Is Sheppard right? I have no idea. In fact, I don’t even know if anyone has ever decided to record thirdbase coaches success/failure rates before. I had to go through each Red Sox game this year to come up with the data above.


No where on the world wide web did I find a stat source that compiled this crap. I’m not saying it is meaningless, but instead an unknown. Bill James, can you help us out here?


It might be possible the average team has 20 runners thrown out at home each year and that Sveum is well under that pace. Maybe the average team only has 10 and Sveum has already reach that. I don’t know and I bet Pete Sheppard doesn’t know either.


Additionally, you’d expect a high scoring offense like the Red Sox to be in a position to have more runners trying to score than a low powered offense. More times heading toward home is of course going to lead to more outs at home.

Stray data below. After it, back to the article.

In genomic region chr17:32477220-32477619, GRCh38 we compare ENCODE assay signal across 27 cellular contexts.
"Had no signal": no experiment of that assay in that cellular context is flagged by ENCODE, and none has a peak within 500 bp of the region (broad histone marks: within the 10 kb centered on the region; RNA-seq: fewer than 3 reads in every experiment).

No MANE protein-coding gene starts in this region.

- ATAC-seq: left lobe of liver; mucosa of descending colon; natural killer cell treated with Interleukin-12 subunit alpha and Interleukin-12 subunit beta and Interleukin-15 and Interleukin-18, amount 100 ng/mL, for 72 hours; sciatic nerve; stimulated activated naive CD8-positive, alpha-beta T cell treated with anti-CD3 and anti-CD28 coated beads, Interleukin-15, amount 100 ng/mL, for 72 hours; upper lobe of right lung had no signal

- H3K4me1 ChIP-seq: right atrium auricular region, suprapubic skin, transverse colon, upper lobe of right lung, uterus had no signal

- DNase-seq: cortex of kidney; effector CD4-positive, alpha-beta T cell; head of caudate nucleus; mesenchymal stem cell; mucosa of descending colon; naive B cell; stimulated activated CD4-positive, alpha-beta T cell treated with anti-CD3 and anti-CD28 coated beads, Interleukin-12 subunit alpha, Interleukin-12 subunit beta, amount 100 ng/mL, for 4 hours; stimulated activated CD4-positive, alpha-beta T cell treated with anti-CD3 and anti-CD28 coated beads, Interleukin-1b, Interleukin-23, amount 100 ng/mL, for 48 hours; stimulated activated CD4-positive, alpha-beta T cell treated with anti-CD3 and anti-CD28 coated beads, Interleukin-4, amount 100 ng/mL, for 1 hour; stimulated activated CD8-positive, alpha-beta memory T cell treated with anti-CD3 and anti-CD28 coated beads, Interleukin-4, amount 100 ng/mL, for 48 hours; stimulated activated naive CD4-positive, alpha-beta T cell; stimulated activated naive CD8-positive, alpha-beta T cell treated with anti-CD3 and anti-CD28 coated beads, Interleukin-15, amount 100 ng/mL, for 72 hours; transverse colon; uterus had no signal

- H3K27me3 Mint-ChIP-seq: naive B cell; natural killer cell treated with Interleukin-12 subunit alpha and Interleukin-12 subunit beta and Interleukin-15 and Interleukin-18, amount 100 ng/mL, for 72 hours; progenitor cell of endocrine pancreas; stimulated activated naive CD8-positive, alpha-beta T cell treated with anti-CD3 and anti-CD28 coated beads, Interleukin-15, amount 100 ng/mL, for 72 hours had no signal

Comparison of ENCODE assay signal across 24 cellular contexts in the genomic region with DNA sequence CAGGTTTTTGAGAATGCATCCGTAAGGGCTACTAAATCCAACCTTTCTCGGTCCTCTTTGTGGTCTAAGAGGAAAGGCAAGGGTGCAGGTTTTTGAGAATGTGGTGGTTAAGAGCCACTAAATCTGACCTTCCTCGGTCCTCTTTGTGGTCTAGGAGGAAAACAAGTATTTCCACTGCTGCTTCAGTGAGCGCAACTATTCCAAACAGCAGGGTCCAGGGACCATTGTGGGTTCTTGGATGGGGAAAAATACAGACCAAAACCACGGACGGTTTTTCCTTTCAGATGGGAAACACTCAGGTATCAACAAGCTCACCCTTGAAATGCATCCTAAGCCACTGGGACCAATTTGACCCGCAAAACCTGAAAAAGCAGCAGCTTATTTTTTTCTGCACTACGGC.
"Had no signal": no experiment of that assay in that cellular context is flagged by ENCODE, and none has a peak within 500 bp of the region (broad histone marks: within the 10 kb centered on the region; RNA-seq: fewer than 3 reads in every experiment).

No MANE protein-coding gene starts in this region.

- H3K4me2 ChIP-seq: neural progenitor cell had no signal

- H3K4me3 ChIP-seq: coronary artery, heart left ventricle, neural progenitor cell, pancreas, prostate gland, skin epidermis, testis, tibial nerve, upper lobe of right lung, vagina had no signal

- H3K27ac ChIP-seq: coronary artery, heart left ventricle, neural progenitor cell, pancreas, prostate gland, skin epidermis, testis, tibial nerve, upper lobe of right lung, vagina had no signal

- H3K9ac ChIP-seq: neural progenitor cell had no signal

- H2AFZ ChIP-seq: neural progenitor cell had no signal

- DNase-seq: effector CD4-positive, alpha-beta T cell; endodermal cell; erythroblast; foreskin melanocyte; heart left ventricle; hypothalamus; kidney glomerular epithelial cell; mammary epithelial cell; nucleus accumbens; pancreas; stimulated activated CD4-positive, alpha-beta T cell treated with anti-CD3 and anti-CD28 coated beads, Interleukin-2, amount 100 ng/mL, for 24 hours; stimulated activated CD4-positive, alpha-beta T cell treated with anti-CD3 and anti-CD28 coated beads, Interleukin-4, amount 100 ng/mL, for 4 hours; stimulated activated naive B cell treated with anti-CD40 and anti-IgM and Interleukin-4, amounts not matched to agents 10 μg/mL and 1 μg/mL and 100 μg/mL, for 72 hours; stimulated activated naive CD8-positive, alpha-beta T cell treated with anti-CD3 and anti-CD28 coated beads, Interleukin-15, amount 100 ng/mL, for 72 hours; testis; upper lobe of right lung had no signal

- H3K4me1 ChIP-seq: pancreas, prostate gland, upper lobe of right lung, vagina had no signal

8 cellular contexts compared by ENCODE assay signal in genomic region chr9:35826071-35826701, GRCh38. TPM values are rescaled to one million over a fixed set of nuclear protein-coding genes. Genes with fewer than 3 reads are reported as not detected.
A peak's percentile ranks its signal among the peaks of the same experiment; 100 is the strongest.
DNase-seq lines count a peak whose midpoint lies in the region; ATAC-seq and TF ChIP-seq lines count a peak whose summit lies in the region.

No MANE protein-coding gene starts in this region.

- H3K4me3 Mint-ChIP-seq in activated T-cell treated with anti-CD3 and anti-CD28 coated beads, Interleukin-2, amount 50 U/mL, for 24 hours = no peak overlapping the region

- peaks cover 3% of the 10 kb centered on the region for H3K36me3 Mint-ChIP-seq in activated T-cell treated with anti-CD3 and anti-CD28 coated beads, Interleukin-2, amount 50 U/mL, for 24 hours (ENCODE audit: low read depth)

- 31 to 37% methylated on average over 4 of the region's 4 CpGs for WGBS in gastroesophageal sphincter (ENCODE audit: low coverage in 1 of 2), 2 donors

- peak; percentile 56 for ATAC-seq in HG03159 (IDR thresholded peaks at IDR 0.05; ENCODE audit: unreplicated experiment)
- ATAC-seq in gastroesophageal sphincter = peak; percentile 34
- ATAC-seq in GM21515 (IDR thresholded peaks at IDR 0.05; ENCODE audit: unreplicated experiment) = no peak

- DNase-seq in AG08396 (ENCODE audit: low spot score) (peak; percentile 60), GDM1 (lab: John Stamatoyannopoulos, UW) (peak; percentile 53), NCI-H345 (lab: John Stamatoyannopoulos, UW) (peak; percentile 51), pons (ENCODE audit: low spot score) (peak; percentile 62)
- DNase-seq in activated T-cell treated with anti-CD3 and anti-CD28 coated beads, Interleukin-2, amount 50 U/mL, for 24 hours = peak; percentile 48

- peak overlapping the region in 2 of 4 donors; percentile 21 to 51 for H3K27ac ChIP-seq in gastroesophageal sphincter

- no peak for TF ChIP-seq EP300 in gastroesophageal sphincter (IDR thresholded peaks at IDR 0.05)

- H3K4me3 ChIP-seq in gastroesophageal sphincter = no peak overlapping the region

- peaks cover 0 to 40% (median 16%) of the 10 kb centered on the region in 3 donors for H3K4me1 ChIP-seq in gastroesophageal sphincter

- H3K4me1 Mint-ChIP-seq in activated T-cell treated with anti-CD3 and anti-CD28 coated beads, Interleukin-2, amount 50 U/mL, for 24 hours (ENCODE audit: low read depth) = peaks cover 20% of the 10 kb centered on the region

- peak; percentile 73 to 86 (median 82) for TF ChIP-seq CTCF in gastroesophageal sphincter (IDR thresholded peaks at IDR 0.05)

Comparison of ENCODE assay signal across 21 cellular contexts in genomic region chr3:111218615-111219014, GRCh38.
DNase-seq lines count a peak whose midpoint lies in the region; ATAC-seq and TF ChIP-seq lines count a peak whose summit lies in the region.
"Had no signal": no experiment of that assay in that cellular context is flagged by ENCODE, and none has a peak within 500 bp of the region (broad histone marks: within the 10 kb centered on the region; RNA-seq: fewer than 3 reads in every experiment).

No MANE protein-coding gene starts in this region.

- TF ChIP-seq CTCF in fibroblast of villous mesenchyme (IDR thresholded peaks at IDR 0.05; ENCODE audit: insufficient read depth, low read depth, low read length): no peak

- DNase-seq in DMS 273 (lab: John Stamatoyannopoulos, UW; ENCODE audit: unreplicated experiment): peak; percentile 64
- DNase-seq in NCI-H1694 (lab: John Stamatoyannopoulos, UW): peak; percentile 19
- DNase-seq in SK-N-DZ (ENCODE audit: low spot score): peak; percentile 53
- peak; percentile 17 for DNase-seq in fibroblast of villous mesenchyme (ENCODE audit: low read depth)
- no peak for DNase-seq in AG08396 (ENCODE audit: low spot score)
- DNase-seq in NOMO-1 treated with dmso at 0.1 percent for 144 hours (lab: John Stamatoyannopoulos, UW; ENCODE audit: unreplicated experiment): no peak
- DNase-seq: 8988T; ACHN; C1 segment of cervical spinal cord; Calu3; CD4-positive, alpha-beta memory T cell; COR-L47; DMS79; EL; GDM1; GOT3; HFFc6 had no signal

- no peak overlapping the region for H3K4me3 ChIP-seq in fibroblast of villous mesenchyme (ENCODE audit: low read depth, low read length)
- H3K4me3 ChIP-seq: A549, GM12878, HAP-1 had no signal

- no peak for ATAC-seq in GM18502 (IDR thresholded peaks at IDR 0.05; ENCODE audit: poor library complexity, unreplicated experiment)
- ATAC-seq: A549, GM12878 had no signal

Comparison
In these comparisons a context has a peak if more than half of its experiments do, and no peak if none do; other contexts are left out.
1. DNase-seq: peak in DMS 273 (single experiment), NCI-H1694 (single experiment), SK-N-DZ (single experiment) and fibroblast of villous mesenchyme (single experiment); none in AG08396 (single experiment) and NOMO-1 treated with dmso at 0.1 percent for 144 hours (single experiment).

Sheppard went as far to say that Dave Roberts being thrown out at home on 8/5 “lost the game for the Red Sox.”




They weren’t exactly winning the game when that out occurred, where they Pete?


-Top of the 9th inning
-K Millar singled to left.
-D Roberts ran for K Millar.
-D Roberts to second on passed ball by T Hall.
-D Mientkiewicz singled to center, D Roberts thrown out at home. D Mientkiewicz to second advancing on throw.
-B Mueller grounded out to second, D Mientkiewicz to third.
-G Kapler hit by pitch.
-J Damon popped out to first.


Above is the Red Sox ninth inning play-by-play for the 8/4 game.


Even had Sveum held Roberts, the infield probably would have been in and Mueller’s subsequent grounder to second would have either led to Roberts staying on third and Mueller getting thrown out at first or Roberts being thrown out at home if he’d run (with Mueller reaching first and Mientkiewicz reaching third)


Then Kapler gets hit by a pitch. The situation would have been bases loaded and one down.